Well, it’s been awhile since our last blog post. October found me back in Nebraska two different weekends, once for a football game (don’t ask), and the second time to celebrate my dad’s 96th birthday. November found us busy with therapy dog events and kid visits. That said, we’re ready to get back in the saddle regarding items of interest for our patients. And, with the holidays here, we thought it would be timely to do a post on unhealthy dental habits.
Unhealthy Dental Habits
A recent article from Business Insider titled “17 ‘Healthy’ Habits That Aren’t Doing You Any Good,” caught our eye because of two dental related “habits.” Habit #5 deals with the benefits (or lack thereof) of drinking lemon water. Habit #14 talks about the detriment of brushing too quickly after meals.
Drinking Lemon Water
This habit caught our eye because it applies to us. Carla and I periodically blend up a mixture of lemons, olive oil, and ginger and drink it first thing in the morning. The article notes that per the American Dental Association (ADA), exposure to acidic foods such as lemons can wear down tooth enamel over time. The ADA article titled “Top 9 Foods That Damage Your Teeth” includes the following language:
The truth is that frequent exposures to acidic foods can erode enamel, making teeth more susceptible to decay over time. So even though a squeeze of lemon or lime can turn a simple glass of water into a fun beverage, it’s not always the best choice for your mouth. Citric fruits and juices can also irritate mouth sores. Make sure to drink plenty of plain water.
While this advice regarding acidic foods is correct, it also needs to be placed in context. If you drink an acidic beverage in a short amount of time, you can minimize any negative impact to your teeth. Where dentists tend to get concerned is when people sip acidic (or sugary) beverages over a long period of time. Constantly bathing your teeth in an acidic or sugary beverage over a period of hours is more detrimental to tooth enamel health than a quick drink of lemon water first thing in the morning.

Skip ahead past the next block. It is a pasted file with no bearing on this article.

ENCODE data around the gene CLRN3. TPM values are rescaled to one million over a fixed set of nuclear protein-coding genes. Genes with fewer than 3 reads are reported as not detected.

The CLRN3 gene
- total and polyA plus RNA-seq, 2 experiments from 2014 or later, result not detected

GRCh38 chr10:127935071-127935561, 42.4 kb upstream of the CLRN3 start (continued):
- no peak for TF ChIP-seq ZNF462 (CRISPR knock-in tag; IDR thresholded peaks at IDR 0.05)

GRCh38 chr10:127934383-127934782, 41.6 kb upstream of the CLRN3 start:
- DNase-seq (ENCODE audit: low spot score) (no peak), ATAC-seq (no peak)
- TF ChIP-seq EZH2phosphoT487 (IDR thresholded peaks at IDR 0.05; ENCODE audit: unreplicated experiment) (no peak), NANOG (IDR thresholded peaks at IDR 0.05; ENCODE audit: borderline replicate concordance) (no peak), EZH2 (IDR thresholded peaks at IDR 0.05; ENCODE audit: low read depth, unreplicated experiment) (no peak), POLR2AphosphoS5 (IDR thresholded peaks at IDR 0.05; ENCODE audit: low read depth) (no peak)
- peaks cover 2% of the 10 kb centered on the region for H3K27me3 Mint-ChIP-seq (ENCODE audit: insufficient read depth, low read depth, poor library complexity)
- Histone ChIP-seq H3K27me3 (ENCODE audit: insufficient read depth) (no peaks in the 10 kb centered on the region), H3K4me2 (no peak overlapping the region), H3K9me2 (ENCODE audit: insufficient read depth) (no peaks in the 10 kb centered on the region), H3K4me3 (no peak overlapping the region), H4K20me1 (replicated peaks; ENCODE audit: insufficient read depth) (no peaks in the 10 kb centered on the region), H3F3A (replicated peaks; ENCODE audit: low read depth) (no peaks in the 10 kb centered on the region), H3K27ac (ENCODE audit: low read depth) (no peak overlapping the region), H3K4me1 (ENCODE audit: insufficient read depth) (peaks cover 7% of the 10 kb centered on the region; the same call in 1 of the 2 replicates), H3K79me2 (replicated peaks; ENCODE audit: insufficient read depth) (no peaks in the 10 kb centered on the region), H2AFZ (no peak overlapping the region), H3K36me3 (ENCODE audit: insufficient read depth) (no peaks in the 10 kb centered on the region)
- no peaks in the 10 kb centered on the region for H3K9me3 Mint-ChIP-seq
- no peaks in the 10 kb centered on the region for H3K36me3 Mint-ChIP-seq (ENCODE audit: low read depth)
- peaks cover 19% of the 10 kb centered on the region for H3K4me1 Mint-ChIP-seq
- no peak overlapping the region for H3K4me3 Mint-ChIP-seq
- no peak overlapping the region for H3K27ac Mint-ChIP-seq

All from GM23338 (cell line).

Brushing Right After Eating
Habit # 14 suggests that brushing immediately after eating can be harmful to teeth, and also cites an ADA article titled “7 Bad Brushing Habits to Break in 2017.” The fourth habit to break in this article deals with brushing immediately after eating. According to the ADA:
If you feel the need to clean your teeth after eating or drinking, wait at least 30 minutes before brushing—especially if you have had something acidic like lemons, grapefruit or soda. Drink water or chew sugarless gum with the ADA Seal of Acceptance to help clean your mouth while you are waiting to brush.
The Business Insider article also includes a link to a New York Times article (“Really? Never Brush Your Teeth Immediately After a Meal”) which talks about studies on the effect of brushing too soon after eating. The article cites a study where researchers found an increase in dentin loss when volunteers brushed within 20 minutes of drinking soda. Bottom line, there is evidence to suggest that brushing too soon after eating, especially if the meal contains acidic foods, can possibly affect your teeth in a negative manner.
Do we want you to avoid eating acidic citrus foods or not brush after eating? No, but we do want you to be aware of unhealthy dental habits, the potential problems they pose, and what you can do to ensure that you are protecting your teeth. If you have any questions about the issues raised here, please feel free to call our office or to ask questions the next time you are in the office.